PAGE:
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Curtis presents bill to cut union exemption for lobbying

  

JEFFERSON CITY, Mo. – A Democrat presented a decidedly anti-union piece of legislation to the House Workforce Standards and Development Committee Thursday.

Rep. Courtney Allen Curtis’, D-St. Louis, HB 2276 would remove exemptions for labor unions and their members to the lobbyist registration requirements. The bill would essentially force union workers, members and leadership to register as lobbyists; lobbyists hired by unions specifically to serve as lobbyists must already register.

Curtis argues his bill will remove what he calls the “undue influence” of labor unions in the Capitol.

“I’m on a labor accountability kick,” he said. “This bill serves as one more tool in the toolbox that will allow us to remove all unflattering perceptions from the General Assembly.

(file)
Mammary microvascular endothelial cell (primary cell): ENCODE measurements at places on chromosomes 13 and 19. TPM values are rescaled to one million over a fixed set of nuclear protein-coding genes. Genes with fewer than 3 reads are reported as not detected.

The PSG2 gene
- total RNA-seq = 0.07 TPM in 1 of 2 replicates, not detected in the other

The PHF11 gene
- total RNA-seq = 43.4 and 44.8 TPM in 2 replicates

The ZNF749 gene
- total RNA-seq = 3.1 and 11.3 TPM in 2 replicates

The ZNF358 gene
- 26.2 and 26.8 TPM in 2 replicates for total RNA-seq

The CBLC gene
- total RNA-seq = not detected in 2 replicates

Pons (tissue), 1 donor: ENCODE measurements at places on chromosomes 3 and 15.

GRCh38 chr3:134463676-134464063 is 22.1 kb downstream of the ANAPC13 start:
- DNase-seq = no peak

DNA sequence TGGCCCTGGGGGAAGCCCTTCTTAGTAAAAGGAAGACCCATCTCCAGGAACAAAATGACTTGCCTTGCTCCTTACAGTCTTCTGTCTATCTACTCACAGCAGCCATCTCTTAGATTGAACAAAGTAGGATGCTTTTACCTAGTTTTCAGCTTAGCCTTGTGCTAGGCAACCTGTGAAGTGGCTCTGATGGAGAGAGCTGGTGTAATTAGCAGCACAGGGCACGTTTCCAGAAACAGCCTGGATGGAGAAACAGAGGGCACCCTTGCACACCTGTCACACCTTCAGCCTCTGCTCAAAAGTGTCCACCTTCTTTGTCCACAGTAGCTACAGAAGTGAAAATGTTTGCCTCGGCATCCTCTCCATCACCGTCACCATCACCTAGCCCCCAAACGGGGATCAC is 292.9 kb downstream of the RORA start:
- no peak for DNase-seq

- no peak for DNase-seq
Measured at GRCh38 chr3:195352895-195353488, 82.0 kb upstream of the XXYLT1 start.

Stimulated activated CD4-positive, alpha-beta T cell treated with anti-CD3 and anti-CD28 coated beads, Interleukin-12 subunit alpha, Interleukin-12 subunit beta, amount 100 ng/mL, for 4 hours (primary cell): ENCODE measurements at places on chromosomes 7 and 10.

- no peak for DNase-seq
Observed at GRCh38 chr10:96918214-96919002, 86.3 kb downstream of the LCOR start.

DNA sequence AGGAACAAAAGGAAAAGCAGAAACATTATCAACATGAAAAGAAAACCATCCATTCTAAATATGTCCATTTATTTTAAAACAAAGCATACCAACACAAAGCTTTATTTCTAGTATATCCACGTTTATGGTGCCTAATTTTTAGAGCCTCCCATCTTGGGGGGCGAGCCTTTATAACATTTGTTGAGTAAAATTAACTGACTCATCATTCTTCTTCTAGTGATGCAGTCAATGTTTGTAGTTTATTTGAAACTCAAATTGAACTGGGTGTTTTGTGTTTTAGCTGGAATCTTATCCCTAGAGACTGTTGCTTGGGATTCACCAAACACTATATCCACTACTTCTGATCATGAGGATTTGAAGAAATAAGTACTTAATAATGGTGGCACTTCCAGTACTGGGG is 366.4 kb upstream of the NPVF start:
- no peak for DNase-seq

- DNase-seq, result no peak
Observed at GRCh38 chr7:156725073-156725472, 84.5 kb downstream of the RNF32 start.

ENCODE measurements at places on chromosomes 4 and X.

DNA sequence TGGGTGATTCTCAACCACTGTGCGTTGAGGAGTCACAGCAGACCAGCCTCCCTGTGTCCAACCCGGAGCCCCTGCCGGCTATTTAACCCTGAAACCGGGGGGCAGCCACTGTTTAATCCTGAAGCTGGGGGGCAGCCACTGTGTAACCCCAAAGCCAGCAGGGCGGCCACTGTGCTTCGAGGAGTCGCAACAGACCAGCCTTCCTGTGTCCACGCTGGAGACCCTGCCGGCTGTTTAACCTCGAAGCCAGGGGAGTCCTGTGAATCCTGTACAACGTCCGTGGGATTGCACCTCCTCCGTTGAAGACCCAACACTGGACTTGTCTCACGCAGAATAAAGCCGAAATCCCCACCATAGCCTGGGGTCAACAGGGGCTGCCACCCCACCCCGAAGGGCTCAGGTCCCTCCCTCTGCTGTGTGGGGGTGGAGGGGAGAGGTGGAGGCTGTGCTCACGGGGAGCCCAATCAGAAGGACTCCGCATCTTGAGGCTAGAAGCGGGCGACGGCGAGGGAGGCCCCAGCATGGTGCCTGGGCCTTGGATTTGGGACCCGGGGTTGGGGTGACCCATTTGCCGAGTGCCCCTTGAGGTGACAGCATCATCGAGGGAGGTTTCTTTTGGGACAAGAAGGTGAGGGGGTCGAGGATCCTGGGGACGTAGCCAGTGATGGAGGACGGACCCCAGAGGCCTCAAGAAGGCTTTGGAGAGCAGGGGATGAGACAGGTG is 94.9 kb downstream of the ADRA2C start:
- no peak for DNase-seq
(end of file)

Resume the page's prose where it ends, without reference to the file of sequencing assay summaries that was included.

However, union members, including many members of the Coalition of Black Trade Unionists who came to testify, decried the legislation because it meant that individual workers would no longer have a right to speak out on issues that matter to them as citizens.

“When we come up here to talk to you all we come up here as union members, as citizens,” said Natasha Pickens, a member of the Communications Workers of America. “We’re not coming up here as an organization.”

Curtis’ complicated history with unions and Democratic House leadership, including Minority Chair Jacob Hummel, D-St. Louis, (who is also a member of AFL-CIO leadership) may indeed have bled into the hearing. Curtis made fairly pointed remarks about Hummel’s relationship with unions.

“Our job in the legislature is one where everyone should have an equal voice, and actually having an executive member in an executive position in the general assembly doesn’t create the perception that everyone has an equal voice,” he testified. “There’s a lot of undue influence that sits with an individual in an executive capacity.

Last month, the Associated Press reported that Curtis got into a physical altercation with Rep. Michael Butler, D-St. Louis, over Curtis’ anti-union stances.